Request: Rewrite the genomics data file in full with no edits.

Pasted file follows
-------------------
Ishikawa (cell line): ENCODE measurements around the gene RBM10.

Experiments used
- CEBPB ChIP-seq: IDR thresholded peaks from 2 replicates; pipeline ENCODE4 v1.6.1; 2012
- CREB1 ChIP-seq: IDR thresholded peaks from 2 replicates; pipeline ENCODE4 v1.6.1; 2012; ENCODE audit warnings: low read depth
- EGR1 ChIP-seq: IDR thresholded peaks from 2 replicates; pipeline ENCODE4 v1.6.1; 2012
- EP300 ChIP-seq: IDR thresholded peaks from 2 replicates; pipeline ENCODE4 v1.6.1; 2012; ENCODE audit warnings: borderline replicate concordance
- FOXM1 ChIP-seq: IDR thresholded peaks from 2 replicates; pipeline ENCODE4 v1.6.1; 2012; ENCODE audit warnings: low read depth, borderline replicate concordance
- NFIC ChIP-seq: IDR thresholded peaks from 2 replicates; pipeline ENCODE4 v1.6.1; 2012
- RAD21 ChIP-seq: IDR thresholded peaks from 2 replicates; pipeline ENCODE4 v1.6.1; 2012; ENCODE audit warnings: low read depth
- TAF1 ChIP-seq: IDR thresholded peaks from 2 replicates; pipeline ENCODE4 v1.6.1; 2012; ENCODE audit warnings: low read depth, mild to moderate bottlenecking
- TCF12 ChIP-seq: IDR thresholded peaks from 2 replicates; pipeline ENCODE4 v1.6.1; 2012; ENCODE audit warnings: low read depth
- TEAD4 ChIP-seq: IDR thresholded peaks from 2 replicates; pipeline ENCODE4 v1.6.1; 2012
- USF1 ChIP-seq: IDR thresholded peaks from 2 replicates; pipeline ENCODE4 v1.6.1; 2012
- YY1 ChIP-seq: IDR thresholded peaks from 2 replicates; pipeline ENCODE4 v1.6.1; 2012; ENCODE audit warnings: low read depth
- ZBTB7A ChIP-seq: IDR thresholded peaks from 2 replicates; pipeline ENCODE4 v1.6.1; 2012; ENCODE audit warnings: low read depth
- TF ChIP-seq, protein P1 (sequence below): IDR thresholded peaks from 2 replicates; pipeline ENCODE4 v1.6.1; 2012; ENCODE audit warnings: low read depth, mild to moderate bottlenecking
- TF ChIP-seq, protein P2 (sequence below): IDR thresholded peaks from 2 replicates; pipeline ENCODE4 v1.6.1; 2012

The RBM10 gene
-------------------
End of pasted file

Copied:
Ishikawa (cell line): ENCODE measurements around the gene RBM10.

Experiments used
- CEBPB ChIP-seq: IDR thresholded peaks from 2 replicates; pipeline ENCODE4 v1.6.1; 2012
- CREB1 ChIP-seq: IDR thresholded peaks from 2 replicates; pipeline ENCODE4 v1.6.1; 2012; ENCODE audit warnings: low read depth
- EGR1 ChIP-seq: IDR thresholded peaks from 2 replicates; pipeline ENCODE4 v1.6.1; 2012
- EP300 ChIP-seq: IDR thresholded peaks from 2 replicates; pipeline ENCODE4 v1.6.1; 2012; ENCODE audit warnings: borderline replicate concordance
- FOXM1 ChIP-seq: IDR thresholded peaks from 2 replicates; pipeline ENCODE4 v1.6.1; 2012; ENCODE audit warnings: low read depth, borderline replicate concordance
- NFIC ChIP-seq: IDR thresholded peaks from 2 replicates; pipeline ENCODE4 v1.6.1; 2012
- RAD21 ChIP-seq: IDR thresholded peaks from 2 replicates; pipeline ENCODE4 v1.6.1; 2012; ENCODE audit warnings: low read depth
- TAF1 ChIP-seq: IDR thresholded peaks from 2 replicates; pipeline ENCODE4 v1.6.1; 2012; ENCODE audit warnings: low read depth, mild to moderate bottlenecking
- TCF12 ChIP-seq: IDR thresholded peaks from 2 replicates; pipeline ENCODE4 v1.6.1; 2012; ENCODE audit warnings: low read depth
- TEAD4 ChIP-seq: IDR thresholded peaks from 2 replicates; pipeline ENCODE4 v1.6.1; 2012
- USF1 ChIP-seq: IDR thresholded peaks from 2 replicates; pipeline ENCODE4 v1.6.1; 2012
- YY1 ChIP-seq: IDR thresholded peaks from 2 replicates; pipeline ENCODE4 v1.6.1; 2012; ENCODE audit warnings: low read depth
- ZBTB7A ChIP-seq: IDR thresholded peaks from 2 replicates; pipeline ENCODE4 v1.6.1; 2012; ENCODE audit warnings: low read depth
- TF ChIP-seq, protein P1 (sequence below): IDR thresholded peaks from 2 replicates; pipeline ENCODE4 v1.6.1; 2012; ENCODE audit warnings: low read depth, mild to moderate bottlenecking
- TF ChIP-seq, protein P2 (sequence below): IDR thresholded peaks from 2 replicates; pipeline ENCODE4 v1.6.1; 2012

The RBM10 gene